Inevitably, he finds himself stranded between cultures, a misplaced person, juggling the liberal values of Glasgow’s green gracious squares and the less flexible code they teach in Greenock. He’s a product of his early environment, a world where you don’t peer too closely into the psychological mirror, where you kick over the traces of tragedy with a wisecrack and allow yourself a day to ”get over” a death. Despite his warm manner, all those friends, he can’t – or won’t – say he loves anybody. And yet, middle class life has wrought some changes.

”Sometimes I hold my tongue and I think: my brother wouldn’t have done that. I go to bed and worry about that. It might be right but, right or wrong, if you don’t speak up for yourself that can become a habit.”

When McDougall walked out on his wife after 27 years in London, he could have gone anywhere. He’s a successful writer with 23 films to his credit; despite the chaotic state of his finances, his earning potential is huge. But he came back to the west of Scotland. In a way, he’d never really left; his best work is all set here and draws deeply on his family and experiences. Ask him about being a teenager in the shipyards and he can give you those 18 months day-by-day. He hated it with a vengeance, but it was the most vivid time of his life.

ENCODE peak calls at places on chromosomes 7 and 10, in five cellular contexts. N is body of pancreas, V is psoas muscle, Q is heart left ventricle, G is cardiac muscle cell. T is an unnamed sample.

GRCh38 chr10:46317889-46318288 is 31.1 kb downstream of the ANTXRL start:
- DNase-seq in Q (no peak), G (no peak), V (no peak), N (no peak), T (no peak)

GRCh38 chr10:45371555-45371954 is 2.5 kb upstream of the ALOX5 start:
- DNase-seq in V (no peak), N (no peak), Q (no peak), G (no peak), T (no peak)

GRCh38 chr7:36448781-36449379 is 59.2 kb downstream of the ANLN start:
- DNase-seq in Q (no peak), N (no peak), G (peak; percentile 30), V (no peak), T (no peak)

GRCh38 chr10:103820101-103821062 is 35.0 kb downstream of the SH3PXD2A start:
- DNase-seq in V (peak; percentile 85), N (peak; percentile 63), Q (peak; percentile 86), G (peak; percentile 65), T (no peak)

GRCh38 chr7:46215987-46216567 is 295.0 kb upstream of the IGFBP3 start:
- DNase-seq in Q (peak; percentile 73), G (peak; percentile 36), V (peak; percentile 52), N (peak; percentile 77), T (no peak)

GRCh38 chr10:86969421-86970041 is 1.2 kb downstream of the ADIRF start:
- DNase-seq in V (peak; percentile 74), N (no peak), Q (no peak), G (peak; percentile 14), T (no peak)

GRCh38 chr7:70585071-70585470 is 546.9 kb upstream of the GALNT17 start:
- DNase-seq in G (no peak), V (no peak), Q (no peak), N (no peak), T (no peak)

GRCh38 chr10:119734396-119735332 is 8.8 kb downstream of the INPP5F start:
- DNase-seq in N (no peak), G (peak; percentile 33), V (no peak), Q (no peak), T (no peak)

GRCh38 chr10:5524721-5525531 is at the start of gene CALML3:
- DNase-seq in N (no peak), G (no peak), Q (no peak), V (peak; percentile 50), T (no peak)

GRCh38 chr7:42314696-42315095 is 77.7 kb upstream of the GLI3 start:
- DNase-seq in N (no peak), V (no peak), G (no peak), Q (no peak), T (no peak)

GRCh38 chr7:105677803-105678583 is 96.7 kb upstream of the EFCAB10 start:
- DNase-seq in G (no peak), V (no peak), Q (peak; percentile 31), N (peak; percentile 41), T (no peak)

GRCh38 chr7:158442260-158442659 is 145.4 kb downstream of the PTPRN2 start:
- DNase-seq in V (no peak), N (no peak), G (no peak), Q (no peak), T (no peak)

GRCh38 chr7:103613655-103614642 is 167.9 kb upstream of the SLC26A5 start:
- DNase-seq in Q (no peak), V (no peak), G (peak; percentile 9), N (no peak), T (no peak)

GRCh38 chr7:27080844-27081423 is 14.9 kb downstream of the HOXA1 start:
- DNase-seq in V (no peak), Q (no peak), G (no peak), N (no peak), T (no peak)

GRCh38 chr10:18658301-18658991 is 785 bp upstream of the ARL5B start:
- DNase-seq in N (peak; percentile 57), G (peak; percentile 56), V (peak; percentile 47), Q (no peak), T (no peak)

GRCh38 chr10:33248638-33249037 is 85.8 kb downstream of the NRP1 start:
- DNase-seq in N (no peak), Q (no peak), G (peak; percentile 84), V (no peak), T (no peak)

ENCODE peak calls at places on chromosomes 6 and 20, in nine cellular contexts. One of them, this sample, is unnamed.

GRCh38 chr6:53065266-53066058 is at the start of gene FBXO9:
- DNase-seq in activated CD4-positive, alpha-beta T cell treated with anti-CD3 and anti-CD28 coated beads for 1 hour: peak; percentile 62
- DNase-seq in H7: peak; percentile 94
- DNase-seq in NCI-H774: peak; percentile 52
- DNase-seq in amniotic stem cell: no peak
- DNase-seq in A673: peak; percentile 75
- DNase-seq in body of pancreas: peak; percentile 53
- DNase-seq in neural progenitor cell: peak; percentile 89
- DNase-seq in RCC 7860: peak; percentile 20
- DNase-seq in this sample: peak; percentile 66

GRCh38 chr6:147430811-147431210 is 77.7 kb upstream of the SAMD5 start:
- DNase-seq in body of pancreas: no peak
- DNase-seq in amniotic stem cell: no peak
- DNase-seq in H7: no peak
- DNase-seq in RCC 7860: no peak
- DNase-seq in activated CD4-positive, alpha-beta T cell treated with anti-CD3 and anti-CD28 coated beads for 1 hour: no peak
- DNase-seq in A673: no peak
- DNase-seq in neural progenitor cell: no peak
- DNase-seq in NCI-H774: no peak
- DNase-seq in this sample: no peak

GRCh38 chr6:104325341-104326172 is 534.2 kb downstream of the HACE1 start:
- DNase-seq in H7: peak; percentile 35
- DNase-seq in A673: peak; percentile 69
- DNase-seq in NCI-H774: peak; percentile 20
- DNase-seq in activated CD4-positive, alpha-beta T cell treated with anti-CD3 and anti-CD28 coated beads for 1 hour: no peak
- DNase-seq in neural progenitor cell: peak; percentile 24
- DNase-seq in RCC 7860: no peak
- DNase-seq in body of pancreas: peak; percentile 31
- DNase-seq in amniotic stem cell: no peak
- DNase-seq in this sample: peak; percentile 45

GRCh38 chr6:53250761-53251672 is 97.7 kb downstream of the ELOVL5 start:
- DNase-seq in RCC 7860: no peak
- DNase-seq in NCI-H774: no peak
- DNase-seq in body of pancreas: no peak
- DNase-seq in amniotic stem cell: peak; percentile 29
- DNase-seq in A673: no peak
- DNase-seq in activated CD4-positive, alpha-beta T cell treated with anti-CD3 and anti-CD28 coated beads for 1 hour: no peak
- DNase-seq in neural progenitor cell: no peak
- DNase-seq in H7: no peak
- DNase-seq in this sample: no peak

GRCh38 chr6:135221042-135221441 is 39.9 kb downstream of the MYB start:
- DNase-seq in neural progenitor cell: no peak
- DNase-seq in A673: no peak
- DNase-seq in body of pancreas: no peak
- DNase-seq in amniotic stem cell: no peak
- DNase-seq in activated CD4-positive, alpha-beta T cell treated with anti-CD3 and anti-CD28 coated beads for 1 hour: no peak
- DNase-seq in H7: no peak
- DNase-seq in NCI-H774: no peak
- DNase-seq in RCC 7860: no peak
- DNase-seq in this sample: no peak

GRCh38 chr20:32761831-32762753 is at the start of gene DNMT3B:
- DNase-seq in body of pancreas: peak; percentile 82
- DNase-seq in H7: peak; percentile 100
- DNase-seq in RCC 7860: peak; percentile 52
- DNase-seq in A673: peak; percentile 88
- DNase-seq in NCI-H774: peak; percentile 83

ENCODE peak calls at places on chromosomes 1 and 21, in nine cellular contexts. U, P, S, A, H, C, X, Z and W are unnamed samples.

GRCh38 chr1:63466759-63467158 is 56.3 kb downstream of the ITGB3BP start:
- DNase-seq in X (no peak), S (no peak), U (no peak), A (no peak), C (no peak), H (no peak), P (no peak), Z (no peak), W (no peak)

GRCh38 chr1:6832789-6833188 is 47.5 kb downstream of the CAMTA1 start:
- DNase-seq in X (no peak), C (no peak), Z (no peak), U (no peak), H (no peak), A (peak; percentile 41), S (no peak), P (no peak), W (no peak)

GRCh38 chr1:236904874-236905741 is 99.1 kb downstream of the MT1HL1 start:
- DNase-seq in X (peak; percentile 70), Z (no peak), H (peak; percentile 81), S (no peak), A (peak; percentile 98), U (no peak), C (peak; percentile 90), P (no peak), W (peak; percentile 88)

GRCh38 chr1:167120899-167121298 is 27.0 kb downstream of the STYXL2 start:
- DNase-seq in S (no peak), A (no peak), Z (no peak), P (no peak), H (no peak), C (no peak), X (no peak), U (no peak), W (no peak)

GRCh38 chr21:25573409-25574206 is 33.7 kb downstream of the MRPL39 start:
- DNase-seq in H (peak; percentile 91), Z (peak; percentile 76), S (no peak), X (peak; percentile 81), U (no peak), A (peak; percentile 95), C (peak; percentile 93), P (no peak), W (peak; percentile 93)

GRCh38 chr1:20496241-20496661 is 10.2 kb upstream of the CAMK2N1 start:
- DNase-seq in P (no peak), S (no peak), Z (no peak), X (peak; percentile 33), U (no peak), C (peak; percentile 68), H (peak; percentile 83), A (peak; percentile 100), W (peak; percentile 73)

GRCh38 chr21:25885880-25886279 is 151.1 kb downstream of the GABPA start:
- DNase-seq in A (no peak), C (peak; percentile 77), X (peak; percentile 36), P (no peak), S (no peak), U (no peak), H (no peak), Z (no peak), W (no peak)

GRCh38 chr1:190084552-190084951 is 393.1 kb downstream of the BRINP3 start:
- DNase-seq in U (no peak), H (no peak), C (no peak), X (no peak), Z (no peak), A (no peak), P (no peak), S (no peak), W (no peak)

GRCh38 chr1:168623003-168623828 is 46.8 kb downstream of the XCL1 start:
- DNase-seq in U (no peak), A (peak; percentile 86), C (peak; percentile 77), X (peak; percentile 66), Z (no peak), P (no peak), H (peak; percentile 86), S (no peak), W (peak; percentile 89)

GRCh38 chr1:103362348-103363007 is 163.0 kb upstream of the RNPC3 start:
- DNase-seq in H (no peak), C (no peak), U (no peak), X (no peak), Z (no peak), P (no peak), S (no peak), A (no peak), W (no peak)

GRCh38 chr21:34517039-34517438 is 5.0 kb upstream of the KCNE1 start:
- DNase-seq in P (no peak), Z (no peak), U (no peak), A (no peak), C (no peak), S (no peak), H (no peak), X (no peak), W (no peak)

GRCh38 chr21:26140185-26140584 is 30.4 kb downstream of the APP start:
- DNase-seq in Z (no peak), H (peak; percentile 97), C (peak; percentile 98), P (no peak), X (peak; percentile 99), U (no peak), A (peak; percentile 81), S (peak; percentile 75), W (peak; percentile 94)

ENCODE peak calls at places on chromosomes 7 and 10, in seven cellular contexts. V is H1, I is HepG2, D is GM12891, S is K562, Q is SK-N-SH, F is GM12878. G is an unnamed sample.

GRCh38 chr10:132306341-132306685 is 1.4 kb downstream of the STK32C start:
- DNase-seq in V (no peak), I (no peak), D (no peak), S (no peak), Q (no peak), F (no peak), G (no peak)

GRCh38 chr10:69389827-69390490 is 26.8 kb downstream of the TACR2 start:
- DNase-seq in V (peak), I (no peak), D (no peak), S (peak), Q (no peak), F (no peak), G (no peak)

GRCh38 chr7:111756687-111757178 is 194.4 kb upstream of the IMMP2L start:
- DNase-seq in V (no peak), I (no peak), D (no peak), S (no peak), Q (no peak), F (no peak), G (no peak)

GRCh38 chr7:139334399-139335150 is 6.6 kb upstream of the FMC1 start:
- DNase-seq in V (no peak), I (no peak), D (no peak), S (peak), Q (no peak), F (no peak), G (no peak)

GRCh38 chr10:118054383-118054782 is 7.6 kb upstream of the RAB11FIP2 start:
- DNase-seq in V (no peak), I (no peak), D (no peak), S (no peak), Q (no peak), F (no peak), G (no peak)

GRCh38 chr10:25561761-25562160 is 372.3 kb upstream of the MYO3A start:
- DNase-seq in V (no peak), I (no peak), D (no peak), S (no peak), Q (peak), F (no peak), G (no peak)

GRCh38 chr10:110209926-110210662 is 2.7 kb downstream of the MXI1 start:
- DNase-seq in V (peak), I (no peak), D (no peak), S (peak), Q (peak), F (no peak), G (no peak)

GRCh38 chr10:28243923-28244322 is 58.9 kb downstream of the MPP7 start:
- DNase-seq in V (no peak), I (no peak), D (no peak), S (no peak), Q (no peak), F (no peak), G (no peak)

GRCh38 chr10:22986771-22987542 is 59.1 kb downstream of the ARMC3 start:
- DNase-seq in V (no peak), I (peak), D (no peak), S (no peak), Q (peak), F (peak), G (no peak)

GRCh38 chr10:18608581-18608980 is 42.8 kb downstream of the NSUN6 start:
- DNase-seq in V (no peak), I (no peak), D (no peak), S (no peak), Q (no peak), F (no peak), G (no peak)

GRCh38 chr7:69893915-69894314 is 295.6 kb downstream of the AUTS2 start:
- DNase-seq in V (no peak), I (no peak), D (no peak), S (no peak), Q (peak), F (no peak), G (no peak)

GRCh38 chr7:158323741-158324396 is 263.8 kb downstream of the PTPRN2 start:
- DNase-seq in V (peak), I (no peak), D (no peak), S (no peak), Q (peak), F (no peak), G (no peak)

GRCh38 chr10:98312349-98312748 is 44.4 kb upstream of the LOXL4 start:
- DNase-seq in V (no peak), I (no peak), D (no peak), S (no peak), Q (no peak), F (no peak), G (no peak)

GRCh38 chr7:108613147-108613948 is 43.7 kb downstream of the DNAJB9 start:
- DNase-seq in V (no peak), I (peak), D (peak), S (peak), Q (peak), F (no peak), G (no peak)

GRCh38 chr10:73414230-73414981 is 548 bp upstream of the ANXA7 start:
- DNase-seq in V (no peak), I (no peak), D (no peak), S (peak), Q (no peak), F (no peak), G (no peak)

He watched Just A Boy’s Game the other week when it was repeated on telly. Those scenes were filmed up his close, he says, real wonder in his voice. McQuillan slaps the young tough on his old back green. Unexpectedly, he remarks that he doesn’t understand the character he created, the young hard man who reduces challengers to tears with his stare. He can talk about McQuillan’s friendship with Dancer, his feelings for his grandfather, but there’s always something missing. He thinks he knows why.